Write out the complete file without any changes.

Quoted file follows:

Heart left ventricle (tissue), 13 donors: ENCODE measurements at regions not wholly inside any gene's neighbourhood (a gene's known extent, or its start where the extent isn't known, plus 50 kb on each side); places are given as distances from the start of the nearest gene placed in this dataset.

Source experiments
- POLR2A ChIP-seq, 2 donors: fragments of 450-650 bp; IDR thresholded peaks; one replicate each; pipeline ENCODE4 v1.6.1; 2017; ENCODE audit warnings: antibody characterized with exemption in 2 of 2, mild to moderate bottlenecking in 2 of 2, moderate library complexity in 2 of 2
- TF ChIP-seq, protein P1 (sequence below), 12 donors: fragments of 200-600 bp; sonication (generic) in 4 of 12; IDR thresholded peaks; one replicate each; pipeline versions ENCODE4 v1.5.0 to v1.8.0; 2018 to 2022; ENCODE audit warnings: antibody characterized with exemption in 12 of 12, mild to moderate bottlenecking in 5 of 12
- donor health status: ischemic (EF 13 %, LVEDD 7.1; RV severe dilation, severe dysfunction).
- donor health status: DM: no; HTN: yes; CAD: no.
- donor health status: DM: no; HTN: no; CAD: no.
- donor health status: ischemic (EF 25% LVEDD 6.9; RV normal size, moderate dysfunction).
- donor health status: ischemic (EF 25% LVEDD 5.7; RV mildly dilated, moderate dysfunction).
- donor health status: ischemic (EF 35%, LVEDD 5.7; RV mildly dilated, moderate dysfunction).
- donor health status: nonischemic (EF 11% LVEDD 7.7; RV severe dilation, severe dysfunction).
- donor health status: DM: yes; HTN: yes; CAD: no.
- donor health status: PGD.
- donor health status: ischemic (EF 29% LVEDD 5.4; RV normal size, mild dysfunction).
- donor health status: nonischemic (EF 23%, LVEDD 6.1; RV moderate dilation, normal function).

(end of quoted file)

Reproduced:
Heart left ventricle (tissue), 13 donors: ENCODE measurements at regions not wholly inside any gene's neighbourhood (a gene's known extent, or its start where the extent isn't known, plus 50 kb on each side); places are given as distances from the start of the nearest gene placed in this dataset.

Source experiments
- POLR2A ChIP-seq, 2 donors: fragments of 450-650 bp; IDR thresholded peaks; one replicate each; pipeline ENCODE4 v1.6.1; 2017; ENCODE audit warnings: antibody characterized with exemption in 2 of 2, mild to moderate bottlenecking in 2 of 2, moderate library complexity in 2 of 2
- TF ChIP-seq, protein P1 (sequence below), 12 donors: fragments of 200-600 bp; sonication (generic) in 4 of 12; IDR thresholded peaks; one replicate each; pipeline versions ENCODE4 v1.5.0 to v1.8.0; 2018 to 2022; ENCODE audit warnings: antibody characterized with exemption in 12 of 12, mild to moderate bottlenecking in 5 of 12
- donor health status: ischemic (EF 13 %, LVEDD 7.1; RV severe dilation, severe dysfunction).
- donor health status: DM: no; HTN: yes; CAD: no.
- donor health status: DM: no; HTN: no; CAD: no.
- donor health status: ischemic (EF 25% LVEDD 6.9; RV normal size, moderate dysfunction).
- donor health status: ischemic (EF 25% LVEDD 5.7; RV mildly dilated, moderate dysfunction).
- donor health status: ischemic (EF 35%, LVEDD 5.7; RV mildly dilated, moderate dysfunction).
- donor health status: nonischemic (EF 11% LVEDD 7.7; RV severe dilation, severe dysfunction).
- donor health status: DM: yes; HTN: yes; CAD: no.
- donor health status: PGD.
- donor health status: ischemic (EF 29% LVEDD 5.4; RV normal size, mild dysfunction).
- donor health status: nonischemic (EF 23%, LVEDD 6.1; RV moderate dilation, normal function).